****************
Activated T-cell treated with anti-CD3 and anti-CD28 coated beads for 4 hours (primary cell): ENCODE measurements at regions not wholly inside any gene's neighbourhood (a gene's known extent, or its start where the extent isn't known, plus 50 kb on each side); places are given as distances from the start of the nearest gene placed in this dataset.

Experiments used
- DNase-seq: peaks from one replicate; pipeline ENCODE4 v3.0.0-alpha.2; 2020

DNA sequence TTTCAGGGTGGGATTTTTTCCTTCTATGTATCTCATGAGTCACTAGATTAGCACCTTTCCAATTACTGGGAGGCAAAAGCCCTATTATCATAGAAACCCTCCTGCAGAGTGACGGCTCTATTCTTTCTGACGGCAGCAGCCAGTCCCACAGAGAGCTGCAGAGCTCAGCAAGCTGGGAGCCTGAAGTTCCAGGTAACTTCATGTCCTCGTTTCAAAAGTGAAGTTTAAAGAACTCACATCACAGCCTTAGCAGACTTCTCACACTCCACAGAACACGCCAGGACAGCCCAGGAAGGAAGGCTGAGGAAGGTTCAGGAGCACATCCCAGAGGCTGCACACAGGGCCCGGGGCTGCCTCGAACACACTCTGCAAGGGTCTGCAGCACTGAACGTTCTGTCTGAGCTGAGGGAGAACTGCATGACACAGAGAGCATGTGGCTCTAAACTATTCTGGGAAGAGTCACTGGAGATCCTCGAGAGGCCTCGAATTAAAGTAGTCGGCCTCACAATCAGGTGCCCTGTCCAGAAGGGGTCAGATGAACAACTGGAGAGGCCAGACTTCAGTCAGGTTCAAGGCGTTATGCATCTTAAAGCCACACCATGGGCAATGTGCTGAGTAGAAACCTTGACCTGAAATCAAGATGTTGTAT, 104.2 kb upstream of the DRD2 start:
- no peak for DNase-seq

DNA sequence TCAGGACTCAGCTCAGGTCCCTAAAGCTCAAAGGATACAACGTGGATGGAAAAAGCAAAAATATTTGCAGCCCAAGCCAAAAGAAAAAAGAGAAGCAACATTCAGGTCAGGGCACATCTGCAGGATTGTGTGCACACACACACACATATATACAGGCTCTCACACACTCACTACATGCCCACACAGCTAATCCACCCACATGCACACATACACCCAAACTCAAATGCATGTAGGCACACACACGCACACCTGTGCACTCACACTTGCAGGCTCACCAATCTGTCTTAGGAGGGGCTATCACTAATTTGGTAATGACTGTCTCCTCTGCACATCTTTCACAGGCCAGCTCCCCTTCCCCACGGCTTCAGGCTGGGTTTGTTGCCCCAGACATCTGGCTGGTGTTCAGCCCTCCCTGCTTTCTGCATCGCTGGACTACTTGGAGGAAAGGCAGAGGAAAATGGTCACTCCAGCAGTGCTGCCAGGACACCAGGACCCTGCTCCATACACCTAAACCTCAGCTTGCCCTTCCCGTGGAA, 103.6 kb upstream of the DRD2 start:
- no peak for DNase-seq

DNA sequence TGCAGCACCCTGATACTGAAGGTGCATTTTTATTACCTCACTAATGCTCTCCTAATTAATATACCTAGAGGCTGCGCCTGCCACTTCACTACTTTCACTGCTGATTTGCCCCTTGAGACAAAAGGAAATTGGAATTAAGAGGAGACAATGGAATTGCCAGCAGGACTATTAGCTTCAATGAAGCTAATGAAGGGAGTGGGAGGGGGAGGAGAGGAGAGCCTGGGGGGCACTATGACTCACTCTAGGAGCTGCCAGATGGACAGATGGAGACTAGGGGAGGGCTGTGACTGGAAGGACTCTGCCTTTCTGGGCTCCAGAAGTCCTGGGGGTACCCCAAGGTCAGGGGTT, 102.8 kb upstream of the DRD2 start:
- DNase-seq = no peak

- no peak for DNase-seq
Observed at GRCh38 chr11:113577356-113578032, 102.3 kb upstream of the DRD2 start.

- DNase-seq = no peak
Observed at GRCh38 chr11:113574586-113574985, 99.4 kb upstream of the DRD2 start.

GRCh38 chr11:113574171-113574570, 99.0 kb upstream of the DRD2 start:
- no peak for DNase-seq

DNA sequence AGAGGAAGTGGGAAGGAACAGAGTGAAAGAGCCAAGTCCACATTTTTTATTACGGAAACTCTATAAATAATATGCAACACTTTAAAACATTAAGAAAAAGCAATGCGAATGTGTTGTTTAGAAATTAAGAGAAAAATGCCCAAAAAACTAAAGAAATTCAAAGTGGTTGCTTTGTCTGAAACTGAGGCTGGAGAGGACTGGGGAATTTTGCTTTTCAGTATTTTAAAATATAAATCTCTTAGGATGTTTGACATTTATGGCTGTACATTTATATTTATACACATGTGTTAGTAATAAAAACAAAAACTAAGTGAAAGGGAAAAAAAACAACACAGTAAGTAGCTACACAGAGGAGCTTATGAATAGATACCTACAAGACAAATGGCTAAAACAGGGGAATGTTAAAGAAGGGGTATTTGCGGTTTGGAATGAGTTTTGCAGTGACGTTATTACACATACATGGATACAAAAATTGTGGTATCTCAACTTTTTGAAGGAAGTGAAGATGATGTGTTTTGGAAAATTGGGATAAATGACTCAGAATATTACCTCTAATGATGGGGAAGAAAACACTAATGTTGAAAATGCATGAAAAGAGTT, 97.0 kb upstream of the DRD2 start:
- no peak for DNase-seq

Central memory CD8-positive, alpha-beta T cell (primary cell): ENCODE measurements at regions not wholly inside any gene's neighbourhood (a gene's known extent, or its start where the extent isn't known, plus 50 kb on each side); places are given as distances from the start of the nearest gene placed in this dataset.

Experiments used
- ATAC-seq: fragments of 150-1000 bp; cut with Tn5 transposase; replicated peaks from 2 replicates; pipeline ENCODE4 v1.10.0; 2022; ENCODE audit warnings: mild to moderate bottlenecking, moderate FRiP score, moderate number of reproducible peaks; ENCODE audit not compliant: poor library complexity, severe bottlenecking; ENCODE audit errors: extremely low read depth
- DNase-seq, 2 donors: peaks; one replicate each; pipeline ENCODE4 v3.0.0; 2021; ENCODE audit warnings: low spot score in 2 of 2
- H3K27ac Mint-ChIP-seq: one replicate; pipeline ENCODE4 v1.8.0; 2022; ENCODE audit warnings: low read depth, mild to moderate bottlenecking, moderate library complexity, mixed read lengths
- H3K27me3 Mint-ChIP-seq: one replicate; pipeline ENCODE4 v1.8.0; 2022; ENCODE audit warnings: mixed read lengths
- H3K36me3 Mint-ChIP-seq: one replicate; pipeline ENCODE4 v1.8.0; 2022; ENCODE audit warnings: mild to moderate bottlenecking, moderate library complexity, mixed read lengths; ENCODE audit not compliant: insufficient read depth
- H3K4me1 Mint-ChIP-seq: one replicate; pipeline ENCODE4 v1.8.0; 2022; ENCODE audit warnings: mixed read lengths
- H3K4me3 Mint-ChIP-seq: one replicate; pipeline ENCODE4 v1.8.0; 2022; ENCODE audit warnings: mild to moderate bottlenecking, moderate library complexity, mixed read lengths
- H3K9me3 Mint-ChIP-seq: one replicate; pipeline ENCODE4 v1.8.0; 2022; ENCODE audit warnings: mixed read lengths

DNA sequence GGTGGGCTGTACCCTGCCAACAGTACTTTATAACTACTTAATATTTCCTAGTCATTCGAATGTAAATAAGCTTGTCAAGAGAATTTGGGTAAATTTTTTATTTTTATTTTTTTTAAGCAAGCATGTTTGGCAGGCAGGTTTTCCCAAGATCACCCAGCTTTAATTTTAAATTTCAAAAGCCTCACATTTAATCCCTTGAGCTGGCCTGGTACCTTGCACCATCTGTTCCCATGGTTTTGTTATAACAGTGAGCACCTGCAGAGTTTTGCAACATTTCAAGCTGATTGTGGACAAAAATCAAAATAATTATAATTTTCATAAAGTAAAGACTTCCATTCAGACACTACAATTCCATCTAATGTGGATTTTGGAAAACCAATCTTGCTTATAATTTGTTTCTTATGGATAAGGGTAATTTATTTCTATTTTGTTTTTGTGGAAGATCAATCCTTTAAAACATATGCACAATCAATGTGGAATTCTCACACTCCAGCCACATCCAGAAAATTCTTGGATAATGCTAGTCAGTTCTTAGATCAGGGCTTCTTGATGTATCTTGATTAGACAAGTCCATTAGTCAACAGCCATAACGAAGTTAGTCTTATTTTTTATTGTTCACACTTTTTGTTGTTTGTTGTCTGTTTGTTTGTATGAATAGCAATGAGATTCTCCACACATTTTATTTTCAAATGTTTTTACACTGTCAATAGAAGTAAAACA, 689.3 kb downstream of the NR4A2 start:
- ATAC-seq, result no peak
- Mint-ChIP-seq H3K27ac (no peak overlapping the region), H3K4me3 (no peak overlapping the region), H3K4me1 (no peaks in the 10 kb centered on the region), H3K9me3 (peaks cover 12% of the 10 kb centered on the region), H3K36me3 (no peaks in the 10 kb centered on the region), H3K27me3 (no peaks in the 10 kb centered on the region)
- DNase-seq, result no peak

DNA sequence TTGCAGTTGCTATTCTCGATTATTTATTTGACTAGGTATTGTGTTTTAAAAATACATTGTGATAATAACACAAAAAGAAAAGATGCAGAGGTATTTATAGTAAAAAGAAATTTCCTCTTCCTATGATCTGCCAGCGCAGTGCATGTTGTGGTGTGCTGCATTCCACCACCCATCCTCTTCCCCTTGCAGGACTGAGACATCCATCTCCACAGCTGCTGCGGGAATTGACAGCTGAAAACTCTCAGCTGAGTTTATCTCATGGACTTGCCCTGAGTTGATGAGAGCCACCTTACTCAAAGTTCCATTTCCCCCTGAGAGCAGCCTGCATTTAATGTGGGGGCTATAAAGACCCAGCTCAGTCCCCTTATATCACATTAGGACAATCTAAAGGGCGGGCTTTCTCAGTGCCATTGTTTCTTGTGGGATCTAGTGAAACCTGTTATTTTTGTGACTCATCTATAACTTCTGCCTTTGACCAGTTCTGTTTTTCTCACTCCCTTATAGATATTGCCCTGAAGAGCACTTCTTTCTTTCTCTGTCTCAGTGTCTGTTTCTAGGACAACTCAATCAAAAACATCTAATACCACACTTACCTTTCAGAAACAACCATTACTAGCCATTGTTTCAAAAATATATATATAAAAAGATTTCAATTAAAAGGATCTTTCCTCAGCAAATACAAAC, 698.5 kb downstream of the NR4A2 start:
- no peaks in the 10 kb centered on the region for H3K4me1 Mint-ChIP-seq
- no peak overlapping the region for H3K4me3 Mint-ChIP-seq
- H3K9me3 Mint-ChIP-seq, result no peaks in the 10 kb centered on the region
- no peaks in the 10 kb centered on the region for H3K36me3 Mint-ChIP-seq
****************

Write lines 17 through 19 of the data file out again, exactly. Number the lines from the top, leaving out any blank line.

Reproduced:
- no peak for DNase-seq

Central memory CD8-positive, alpha-beta T cell (primary cell): ENCODE measurements at regions not wholly inside any gene's neighbourhood (a gene's known extent, or its start where the extent isn't known, plus 50 kb on each side); places are given as distances from the start of the nearest gene placed in this dataset.

Experiments used